According to the Supportive Housing Network of New York, over 32,000 units exist citywide. The de Blasio plan will thus increase the total stock by close to 50%. But the historic magnitude of the mayor’s efforts should not cause us to overlook what a scarce resource supportive housing truly is. The mayor’s 15,000 units will take at least 15 years to bring online, and there are currently six eligible applicants for each new unit being built-all while single adult homelessness continues to grow.
In January, the mayor appointed a task force to decide how to allocate the 15,000 units he has proposed to build. Their recommendations have not come out. As was the case with New York/New York III, serious mental illness can qualify someone for a unit, but none of the 10 subgroups listed in the mayor’s plan provide exclusive access for the seriously mentally ill.
The inadequate treatment of serious mental illness over the last half century has been one of the most disgraceful episodes in the history of American social policy. A well designed supportive housing program would help reverse this injustice.
This is troubling news for three reasons. First, as advocates often emphasize, placing someone in supportive housing reduces expenses on other public services such as shelter, jail and psychiatric hospitals. But these savings are by far the greatest for the seriously mentally ill. A 2013 study of New York/New York III found that, while providing supportive housing to youths aging out of foster care and substance abusers led to a net increase in government spending, providing a unit to a single adult exiting psychiatric institutions saved almost $80,000 a year.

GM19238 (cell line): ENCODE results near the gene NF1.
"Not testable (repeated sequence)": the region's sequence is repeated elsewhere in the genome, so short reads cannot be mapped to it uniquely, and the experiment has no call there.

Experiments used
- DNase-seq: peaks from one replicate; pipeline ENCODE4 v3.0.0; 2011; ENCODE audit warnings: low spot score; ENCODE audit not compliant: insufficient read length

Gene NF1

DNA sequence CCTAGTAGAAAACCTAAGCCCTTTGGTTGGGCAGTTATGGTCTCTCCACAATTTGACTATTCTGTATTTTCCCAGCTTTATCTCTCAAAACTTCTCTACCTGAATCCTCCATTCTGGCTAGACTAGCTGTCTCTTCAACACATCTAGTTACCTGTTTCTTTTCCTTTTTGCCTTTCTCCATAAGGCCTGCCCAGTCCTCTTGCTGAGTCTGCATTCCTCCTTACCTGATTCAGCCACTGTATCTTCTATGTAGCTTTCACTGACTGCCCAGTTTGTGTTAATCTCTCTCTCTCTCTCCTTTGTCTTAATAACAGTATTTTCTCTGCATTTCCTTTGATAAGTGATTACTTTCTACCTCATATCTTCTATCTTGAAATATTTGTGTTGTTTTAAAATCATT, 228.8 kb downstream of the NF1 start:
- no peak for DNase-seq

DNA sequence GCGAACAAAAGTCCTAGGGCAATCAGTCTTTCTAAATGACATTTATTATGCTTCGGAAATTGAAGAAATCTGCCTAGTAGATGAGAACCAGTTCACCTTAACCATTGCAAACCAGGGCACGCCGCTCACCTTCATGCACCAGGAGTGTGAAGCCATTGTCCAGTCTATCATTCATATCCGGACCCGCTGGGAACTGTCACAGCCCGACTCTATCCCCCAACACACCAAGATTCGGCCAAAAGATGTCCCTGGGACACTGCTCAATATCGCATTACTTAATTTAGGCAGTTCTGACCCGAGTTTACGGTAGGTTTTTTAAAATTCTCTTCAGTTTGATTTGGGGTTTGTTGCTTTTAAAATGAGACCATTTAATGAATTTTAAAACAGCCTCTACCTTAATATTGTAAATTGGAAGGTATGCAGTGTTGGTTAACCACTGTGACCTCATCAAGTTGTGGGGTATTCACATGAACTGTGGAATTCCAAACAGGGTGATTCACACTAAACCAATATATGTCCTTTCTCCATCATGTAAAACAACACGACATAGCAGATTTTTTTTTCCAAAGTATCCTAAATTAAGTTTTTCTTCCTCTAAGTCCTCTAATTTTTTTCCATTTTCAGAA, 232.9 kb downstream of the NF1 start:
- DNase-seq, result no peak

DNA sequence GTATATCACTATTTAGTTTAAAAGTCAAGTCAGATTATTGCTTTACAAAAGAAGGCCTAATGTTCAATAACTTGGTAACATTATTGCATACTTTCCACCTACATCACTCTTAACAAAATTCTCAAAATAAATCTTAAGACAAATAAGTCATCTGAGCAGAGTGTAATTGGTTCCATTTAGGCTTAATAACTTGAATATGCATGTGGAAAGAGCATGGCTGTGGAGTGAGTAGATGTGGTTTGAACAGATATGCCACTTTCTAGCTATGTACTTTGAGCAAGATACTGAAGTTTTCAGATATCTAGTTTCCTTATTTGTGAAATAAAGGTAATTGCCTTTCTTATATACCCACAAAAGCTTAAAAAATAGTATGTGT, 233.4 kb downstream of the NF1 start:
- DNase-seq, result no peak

Second, untreated mental illness poses a serious threat to public order. To the ordinary New Yorker, there’s no more damning indictment of city government’s incompetence on homelessness than the presence of obviously disturbed individuals occupying libraries, parks, streets and subway and train stations. This situation is neither good for the public nor the homeless and supportive housing is one of our most effective tools for addressing it. HUD data from February 2015 peg the number of “seriously mentally ill” homeless in the city at about 10,000.
Third, other options exist for homeless sub-populations whose service needs are less intense, such as transitional housing or carve-outs from the mayor’s 200,000-unit affordable housing plan.
The vast majority of New York’s near 240,000 seriously mentally ill are not homeless. But the small portion who are should enjoy a special claim on public resources. In a recent report, I argue that dedicating two-thirds of the mayor’s 15,000 units for the seriously mentally ill would be a reasonable compromise.
The inadequate treatment of serious mental illness over the last half century has been one of the most disgraceful episodes in the history of American social policy. A well designed supportive housing program would help reverse this injustice. Given that there’s no end in sight to New York’s struggles with homelessness and serious mental illness, failing to dedicate maximum resources to the intersection of these two challenges would be a tragically missed opportunity.